A RECIPE FOR SUCCESS
Risk Management for the Food Service Industry

Chapter 4: Managing Risks as a Food Business Owner
Part 2: Dram Shop Laws and Your Food Service Business

Earlier, we mentioned that dram shop laws are the statutes that hold alcohol-serving establishments (or even hosts) partially accountable for the harm or damage caused by patrons who became intoxicated at that establishment.

Even if the bodily harm or property damage happened off your premises, certain states may still find you guilty of wrongdoing if the injured party decides to sue your business. The laws also forbid selling alcohol to minors.

These laws were created to help reduce liquor-related accidents, injuries, and assaults. The logic is that if your bar or restaurant has a personal stake in the matter, then you will be less likely to over-serve. Plus, it gives your establishment an incentive to properly train employees to refuse alcohol sales to minors and visibly intoxicated persons.

Dram Shop Laws and State Compliance

Dram shop laws differ depending on where you live. While some states impose liability on any establishment that serves alcohol, others don't. Some states require you to carry Liquor Liability Insurance if you furnish alcohol or have a BYOB policy.

The one unifying law across the land is that serving alcohol to minors is illegal in all 50 states. In Texas and New Jersey, minors can even sue your bar or restaurant for their injuries if they became intoxicated at your establishment.

Do All States Have a Dram Shop Law?

Though serving alcohol to minor is illegal in all 50 states, not all states have adopted dram shop laws that hold establishments liable for over-serving patrons. Currently, the following states have no dram shop liability laws:

  • Delaware.
  • Kansas.
  • Louisiana.
  • Maryland.
  • Nebraska.
  • Nevada.
  • South Dakota.
  • Virginia.

For most states, the plaintiff can only sue for recovery when you know (or should have known) the customer was intoxicated. This is called the "obvious intoxication test." In other words, you or your employees should have reasonably known by looking at the patron that they were so intoxicated that more alcohol could lead to harm for themselves and others.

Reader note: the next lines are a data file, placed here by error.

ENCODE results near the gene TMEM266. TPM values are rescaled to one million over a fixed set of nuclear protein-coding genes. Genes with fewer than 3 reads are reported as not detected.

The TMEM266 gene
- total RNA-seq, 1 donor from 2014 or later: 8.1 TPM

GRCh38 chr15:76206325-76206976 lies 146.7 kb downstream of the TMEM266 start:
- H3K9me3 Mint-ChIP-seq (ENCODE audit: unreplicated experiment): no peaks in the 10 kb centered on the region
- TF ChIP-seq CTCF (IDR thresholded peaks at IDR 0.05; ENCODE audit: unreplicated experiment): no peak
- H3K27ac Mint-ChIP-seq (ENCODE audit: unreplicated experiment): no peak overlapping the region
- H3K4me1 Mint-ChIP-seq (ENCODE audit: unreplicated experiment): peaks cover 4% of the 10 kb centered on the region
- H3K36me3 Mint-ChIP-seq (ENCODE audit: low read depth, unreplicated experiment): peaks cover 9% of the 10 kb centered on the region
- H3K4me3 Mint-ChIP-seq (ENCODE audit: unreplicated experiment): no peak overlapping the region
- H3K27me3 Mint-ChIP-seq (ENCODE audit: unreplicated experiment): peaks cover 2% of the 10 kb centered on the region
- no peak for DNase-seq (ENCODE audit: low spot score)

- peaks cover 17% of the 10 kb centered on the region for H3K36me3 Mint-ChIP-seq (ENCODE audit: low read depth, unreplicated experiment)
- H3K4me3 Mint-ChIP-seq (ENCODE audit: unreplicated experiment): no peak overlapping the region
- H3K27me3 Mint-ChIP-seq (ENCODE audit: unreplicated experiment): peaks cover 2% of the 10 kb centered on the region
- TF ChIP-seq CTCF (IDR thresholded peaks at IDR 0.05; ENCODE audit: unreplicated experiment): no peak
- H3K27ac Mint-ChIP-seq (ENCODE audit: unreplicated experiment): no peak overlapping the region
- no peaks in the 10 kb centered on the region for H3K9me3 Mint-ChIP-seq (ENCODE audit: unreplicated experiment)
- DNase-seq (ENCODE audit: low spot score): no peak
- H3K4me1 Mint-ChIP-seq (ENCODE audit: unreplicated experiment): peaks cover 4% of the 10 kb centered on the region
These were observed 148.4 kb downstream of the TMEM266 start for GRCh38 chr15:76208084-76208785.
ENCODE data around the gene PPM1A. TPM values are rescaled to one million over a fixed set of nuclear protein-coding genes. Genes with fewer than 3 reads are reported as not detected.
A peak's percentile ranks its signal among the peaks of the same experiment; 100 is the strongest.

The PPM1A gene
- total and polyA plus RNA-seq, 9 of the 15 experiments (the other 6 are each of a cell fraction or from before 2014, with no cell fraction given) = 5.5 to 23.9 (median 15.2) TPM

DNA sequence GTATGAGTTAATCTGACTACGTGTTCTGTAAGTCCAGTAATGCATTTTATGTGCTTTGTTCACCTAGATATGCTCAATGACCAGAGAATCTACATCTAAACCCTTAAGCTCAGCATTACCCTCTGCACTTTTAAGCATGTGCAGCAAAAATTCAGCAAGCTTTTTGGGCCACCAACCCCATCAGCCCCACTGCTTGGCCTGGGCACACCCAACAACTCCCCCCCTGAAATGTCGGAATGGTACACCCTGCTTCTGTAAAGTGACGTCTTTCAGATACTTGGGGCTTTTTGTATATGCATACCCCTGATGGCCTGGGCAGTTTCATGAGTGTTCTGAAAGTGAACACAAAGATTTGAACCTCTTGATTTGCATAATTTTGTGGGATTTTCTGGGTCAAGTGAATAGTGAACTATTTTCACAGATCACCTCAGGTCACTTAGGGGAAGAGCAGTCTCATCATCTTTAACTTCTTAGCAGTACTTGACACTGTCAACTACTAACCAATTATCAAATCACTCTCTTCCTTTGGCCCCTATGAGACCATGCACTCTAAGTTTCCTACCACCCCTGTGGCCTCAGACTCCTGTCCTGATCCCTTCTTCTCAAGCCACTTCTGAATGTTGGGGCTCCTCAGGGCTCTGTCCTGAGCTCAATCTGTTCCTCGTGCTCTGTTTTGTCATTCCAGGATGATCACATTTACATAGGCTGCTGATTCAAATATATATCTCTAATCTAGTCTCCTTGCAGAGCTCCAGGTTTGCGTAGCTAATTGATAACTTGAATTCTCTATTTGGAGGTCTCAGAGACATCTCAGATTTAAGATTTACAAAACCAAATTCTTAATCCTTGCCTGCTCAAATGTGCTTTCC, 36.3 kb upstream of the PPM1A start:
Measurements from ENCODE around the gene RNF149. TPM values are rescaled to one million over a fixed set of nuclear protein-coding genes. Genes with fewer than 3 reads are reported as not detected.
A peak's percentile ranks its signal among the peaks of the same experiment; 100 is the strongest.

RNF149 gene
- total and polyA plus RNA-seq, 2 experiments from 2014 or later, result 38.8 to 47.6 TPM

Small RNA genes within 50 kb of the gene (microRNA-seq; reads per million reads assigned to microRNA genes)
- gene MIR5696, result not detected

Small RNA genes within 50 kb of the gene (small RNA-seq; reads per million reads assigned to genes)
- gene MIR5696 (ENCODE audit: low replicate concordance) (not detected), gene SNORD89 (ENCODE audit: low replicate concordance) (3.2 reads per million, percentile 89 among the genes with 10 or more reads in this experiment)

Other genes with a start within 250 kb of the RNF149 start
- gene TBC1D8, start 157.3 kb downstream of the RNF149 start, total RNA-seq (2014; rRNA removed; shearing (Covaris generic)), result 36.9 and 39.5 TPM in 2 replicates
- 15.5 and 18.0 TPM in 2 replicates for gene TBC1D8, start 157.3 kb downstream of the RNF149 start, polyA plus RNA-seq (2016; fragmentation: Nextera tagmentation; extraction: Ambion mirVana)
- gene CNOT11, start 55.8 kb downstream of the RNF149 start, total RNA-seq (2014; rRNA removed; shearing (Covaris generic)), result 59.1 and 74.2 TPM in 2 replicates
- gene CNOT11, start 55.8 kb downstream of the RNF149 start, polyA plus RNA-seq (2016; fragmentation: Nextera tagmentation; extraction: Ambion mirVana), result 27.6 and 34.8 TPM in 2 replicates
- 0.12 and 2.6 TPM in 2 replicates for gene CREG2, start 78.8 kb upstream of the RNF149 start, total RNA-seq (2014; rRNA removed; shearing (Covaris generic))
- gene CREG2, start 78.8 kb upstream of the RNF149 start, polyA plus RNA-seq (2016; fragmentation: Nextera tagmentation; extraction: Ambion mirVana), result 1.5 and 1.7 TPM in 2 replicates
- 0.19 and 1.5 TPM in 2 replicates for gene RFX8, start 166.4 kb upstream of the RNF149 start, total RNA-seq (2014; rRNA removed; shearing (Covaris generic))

Of course, this "test" is not without subjectivity problems. In an attempt to clarify dram shop liability and what it means to be "obviously" intoxicated, some states have created more specific criteria. For example:

  • Missouri requires proof that the patron demonstrates "significantly uncoordinated physical action or significant physical dysfunction."
  • Massachusetts allows a bar to be sued for damages if the patron exhibiting "drunk, loud, and vulgar" behavior was determined to be "visibly intoxicated."
  • Illinois allows bar owners or restaurants to be sued after demonstrating that…
    • The defendant sold alcohol to the plaintiff.
    • The plaintiff sustained damages.
    • The sale of alcohol was the proximate cause of the intoxication.
    • Intoxication was at least one cause of the plaintiff's damages.

Dram Shop Immunity: The Safe Harbor

In Texas, you can qualify for dram shop immunity through what's known as "The Safe Harbor." Through this clause, your food service business can shield itself from liability claims if you prove that your employees have completed a TABC Seller / Server Training Program. If the employee accused of over-serving an intoxicated patron attended the program, then the plaintiff can only successfully sue your establishment if they prove that you encouraged the employee to violate the Texas Dram Shop Act.

Meanwhile, in New York, an intoxicated person who injures themselves isn't allowed to sue the bar or restaurant that served them. However, if that person dies due to intoxication or a liquor-related accident, the person's children can sue the drinking establishment for loss of parental consortium.

For a complete rundown of each state's dram shop liability laws, check out the National Conference of State Legislatures article, "Dram Shop Civil Liability and Criminal Penalty State Statutes." There's a full list at the bottom of the page that details each state's specific statutes and penalties.

Next: Part 3: Tips for Limiting Liquor Liability Lawsuits

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